BRUSSELS (Reuters) - Brewing giant Anheuser-Busch InBev (ABI.BR) plans to sell the eastern European assets of SABMiller SAB.L, which could fetch almost $8 billion, as it seeks European regulatory approval for its $100 billion-plus takeover of its closest rival.
AB InBev has already lined up Japan’s Asahi Group Holdings (2502.T) to buy SABMiller’s Grolsch, Peroni and Meantime brands for 2.55 billion euros ($2.90 billion), and said on Friday it had put up for sale SABMiller’s business in Czech Republic, Hungary, Poland, Romania and Slovakia.
AB InBev, maker of Budweiser and Stella Artois, has barely any business in eastern Europe outside Russia and Ukraine, so analysts say the sale is more about preventing regulatory delays and exiting weak spots than ensuring market competition.
Beer consumption in eastern Europe has been on the decline, due to shrinking populations, weak economies and tighter regulation. That makes the region much less attractive than the growth markets of Africa and Latin America that are driving what will be the biggest deal in consumer goods history.
“The eastern European markets may have provided an unwelcome and unnecessary distraction, and valuation notwithstanding, we regard this asset sale as a net positive” for AB InBev, said Morningstar analyst Philip Gorham.
He estimates a sale could fetch $7.75 billion, based on a multiple of 11 times expected 2016 operating earnings of $705 million, with Carlsberg (CARLb.CO) the most likely buyer, though it might face antitrust constraints in Poland.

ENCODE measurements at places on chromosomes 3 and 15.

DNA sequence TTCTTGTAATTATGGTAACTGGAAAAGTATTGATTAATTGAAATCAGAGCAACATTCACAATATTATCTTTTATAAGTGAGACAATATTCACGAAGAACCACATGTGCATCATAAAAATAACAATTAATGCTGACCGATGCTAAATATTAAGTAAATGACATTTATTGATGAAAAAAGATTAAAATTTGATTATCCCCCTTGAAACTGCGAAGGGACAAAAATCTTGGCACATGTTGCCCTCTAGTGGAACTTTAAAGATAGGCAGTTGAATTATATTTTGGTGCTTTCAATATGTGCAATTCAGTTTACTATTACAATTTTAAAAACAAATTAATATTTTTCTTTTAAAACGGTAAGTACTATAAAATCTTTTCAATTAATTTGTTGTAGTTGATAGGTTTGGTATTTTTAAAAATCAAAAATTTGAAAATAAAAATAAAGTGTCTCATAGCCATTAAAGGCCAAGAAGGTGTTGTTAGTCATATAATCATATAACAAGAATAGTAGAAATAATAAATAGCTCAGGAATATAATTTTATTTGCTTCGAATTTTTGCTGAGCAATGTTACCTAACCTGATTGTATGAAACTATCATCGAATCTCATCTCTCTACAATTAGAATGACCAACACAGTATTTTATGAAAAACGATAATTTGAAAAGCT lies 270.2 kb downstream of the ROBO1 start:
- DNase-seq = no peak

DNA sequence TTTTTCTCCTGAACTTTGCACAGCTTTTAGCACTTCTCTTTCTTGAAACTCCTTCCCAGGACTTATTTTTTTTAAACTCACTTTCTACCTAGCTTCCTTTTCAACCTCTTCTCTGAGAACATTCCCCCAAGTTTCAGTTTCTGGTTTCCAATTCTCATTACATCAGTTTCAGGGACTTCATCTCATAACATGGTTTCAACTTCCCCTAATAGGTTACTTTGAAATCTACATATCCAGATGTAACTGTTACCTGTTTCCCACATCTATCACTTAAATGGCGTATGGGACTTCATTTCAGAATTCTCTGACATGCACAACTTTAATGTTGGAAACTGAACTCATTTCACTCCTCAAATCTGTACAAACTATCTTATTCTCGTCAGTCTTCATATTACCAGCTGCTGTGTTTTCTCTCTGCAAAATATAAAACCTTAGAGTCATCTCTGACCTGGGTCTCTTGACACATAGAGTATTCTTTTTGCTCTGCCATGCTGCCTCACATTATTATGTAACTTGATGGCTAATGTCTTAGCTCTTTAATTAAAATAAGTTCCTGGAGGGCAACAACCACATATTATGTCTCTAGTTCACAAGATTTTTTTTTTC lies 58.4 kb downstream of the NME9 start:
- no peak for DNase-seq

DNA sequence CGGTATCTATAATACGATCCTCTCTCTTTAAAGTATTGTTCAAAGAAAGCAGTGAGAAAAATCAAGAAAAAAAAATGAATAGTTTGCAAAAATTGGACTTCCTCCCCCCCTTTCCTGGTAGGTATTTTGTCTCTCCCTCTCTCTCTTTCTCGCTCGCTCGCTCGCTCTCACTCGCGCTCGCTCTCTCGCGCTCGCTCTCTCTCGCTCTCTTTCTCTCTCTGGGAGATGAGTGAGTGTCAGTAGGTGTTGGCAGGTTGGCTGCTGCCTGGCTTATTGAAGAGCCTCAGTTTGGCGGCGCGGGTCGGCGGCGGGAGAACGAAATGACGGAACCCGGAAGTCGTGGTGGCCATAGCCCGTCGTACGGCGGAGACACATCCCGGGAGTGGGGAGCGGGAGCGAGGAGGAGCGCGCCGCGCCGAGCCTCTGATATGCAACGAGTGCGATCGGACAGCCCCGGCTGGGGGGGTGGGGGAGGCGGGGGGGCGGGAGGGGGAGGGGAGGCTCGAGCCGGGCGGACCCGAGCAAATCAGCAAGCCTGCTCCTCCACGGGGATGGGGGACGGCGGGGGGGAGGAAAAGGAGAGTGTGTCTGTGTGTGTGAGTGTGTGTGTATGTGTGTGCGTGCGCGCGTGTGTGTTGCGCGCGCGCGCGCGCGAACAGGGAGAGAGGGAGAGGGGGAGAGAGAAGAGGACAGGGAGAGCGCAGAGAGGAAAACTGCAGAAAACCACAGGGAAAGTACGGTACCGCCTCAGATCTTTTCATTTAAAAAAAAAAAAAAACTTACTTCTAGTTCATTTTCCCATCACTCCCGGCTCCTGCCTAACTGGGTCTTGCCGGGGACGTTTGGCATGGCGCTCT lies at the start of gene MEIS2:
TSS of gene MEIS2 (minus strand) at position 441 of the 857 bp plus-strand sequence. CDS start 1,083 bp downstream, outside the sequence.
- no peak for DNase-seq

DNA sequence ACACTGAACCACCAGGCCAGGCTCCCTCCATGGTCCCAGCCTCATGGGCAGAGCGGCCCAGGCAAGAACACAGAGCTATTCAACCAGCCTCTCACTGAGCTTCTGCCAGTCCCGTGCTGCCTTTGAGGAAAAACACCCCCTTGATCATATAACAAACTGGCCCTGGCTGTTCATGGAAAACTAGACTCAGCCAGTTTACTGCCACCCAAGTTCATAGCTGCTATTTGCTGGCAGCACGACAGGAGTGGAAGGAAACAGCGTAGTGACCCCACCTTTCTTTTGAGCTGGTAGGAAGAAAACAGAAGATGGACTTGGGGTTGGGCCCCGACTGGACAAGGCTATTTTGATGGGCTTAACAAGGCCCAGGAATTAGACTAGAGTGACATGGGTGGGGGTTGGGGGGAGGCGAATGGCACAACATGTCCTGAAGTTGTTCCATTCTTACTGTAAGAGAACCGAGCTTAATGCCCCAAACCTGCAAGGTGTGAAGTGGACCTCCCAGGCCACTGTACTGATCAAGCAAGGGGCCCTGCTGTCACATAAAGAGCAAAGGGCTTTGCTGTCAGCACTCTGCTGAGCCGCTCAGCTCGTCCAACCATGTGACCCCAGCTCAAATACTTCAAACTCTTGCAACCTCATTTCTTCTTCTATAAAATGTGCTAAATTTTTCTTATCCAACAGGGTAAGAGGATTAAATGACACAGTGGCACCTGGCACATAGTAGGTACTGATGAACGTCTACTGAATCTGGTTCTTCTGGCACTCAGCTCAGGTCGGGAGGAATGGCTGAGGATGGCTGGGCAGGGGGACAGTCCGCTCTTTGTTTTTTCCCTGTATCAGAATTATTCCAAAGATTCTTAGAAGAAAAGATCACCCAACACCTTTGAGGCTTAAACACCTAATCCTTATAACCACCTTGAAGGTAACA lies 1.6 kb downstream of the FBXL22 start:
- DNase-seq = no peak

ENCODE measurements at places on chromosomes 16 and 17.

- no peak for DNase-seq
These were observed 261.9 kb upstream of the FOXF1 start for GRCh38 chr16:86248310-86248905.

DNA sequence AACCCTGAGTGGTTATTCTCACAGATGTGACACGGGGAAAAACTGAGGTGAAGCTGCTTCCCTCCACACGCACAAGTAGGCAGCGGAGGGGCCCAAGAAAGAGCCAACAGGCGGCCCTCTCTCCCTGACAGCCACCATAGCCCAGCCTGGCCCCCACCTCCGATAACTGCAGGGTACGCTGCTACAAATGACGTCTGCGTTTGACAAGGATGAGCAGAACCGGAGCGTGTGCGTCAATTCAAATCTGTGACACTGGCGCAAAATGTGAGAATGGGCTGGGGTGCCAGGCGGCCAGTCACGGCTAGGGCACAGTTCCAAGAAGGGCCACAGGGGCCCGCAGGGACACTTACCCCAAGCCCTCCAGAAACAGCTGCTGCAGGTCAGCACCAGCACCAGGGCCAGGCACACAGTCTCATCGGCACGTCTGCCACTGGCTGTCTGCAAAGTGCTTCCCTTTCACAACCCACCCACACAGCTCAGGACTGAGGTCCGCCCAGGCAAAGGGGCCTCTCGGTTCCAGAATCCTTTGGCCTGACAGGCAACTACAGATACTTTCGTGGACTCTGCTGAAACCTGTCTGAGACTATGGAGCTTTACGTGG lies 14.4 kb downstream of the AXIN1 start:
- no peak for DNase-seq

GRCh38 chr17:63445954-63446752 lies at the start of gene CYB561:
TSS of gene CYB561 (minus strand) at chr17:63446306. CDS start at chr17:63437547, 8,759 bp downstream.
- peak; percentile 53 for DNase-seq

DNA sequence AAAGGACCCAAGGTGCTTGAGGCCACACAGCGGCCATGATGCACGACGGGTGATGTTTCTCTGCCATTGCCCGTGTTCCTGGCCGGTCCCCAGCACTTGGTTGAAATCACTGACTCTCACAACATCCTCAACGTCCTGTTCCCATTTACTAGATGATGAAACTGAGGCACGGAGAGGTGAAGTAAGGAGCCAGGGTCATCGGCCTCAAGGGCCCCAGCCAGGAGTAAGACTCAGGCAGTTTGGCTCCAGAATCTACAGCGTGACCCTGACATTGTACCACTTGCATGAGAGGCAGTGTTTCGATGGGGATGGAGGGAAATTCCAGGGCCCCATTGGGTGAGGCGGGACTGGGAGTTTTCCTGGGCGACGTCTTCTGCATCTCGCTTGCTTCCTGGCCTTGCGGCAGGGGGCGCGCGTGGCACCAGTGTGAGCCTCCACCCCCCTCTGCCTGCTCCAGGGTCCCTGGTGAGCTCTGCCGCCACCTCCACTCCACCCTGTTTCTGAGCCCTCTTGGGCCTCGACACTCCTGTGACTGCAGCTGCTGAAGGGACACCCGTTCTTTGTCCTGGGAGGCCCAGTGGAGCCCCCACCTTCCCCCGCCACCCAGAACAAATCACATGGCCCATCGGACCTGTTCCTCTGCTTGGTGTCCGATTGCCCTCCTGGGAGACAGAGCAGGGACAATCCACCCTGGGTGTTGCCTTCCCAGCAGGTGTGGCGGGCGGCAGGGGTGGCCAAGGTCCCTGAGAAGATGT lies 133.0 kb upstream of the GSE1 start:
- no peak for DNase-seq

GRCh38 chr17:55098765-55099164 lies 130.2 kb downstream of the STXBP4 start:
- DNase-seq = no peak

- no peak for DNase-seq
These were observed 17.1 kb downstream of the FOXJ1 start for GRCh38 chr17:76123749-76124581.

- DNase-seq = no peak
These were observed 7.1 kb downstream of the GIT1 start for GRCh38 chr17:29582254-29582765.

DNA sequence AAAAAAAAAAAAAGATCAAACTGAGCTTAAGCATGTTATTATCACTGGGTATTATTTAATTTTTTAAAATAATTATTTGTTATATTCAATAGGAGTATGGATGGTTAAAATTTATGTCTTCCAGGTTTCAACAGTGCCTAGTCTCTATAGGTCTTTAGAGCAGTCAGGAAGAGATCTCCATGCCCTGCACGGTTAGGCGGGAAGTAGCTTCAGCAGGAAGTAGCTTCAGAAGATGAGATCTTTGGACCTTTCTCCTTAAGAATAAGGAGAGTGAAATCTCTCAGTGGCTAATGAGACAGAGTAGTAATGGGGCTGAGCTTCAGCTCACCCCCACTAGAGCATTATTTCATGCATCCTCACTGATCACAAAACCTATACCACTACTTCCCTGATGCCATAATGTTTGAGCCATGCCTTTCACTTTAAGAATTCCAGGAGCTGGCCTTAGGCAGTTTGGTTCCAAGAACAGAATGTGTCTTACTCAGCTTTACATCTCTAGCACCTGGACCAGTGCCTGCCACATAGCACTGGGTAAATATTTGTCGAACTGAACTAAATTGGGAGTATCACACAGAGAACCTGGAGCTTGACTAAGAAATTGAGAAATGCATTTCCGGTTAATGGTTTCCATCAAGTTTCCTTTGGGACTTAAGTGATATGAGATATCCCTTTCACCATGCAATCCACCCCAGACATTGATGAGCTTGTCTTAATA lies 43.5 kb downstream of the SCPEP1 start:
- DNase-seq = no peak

Molson Coors (TAP.N) could have antitrust trouble buying the assets, following its purchase in 2013 of eastern Europe’s StarBev from CVC Capital Partners [CVC.UL]. Heineken (HEIN.AS) might also face hurdles from competition regulators.
But SAB’s business could be attractive to a private equity group or Asahi if it wanted further European expansion, analysts said.
AB InBev has notified the European Commission, the European Union’s antitrust regulator, which is set to deliver its verdict on the takeover of SAB by May 24.
If the Commission chose to open an in-depth investigation into the SAB deal, it would not receive clearance for up to 90 working days, a delay AB InBev may be keen to avoid.
AB InBev said in a statement the sale included a number of top brands in local markets, such as Pilsner Urquell in Czech Republic and Dreher in Hungary. It said it expected considerable interest from potential buyers.
The sale is conditional on AB InBev concluding its purchase of SAB, expected in the second half of this year.
Additional reporting by Martinne Geller in London and Esha Vaish in Bengaluru; Editing by Jon Boyle and Mark Potter